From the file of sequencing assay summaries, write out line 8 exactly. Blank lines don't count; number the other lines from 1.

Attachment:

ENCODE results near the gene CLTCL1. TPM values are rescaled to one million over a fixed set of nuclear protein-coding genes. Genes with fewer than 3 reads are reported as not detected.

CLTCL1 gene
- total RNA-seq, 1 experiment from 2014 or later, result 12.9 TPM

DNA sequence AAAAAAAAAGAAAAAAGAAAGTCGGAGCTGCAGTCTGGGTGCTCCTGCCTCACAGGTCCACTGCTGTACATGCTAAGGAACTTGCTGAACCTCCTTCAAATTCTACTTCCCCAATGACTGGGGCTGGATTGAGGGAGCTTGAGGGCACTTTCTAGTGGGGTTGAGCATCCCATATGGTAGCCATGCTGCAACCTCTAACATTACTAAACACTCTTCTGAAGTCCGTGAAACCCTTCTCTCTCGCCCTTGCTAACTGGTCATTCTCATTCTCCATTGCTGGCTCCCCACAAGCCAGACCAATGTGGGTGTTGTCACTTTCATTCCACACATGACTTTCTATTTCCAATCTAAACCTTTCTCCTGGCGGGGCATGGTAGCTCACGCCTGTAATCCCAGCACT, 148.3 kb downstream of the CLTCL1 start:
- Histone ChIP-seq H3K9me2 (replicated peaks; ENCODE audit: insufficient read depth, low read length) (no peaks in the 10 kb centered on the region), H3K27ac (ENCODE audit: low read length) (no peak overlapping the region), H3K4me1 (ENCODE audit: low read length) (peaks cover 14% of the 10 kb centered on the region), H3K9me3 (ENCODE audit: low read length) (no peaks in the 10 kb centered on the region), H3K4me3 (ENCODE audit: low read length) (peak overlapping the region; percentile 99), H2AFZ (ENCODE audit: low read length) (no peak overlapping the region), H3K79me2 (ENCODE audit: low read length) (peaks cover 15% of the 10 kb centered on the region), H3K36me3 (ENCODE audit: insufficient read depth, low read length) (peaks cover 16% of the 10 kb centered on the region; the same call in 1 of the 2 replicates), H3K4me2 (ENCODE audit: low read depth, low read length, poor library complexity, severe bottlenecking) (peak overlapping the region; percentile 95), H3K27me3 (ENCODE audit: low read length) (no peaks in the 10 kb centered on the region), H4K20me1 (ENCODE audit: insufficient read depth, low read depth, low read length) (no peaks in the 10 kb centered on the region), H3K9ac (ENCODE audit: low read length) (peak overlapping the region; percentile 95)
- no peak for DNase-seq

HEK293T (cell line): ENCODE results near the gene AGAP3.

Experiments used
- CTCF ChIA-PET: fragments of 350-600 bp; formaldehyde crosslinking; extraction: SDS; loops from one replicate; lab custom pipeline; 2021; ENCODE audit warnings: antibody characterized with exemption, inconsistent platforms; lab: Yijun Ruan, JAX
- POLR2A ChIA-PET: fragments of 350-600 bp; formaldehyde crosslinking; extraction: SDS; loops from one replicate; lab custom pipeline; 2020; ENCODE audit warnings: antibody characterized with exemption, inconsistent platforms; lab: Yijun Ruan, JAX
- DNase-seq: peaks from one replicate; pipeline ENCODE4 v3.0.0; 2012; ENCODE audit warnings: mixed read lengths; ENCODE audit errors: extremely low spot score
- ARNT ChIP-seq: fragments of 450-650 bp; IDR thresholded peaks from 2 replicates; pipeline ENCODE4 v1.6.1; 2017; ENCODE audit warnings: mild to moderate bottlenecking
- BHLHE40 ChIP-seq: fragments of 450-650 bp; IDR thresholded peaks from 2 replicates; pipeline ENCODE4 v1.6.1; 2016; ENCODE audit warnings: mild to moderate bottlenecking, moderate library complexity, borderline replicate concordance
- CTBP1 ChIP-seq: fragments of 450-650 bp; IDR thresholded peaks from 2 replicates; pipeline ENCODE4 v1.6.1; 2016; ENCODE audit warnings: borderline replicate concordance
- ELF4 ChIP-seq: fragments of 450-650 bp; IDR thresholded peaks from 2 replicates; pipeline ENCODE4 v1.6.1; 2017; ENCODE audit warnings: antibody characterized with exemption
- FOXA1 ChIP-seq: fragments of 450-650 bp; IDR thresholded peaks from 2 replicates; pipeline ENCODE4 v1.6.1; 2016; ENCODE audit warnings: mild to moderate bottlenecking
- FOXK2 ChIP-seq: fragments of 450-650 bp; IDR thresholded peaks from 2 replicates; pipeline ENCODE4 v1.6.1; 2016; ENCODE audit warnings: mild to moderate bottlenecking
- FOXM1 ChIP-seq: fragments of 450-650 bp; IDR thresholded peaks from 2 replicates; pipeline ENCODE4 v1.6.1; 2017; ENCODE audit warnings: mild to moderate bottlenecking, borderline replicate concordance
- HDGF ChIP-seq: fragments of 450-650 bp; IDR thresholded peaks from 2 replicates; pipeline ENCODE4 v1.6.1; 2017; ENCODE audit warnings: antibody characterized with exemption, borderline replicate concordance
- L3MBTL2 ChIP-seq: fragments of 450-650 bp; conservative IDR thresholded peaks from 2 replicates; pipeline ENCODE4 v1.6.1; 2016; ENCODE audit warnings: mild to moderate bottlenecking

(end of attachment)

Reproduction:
Experiments used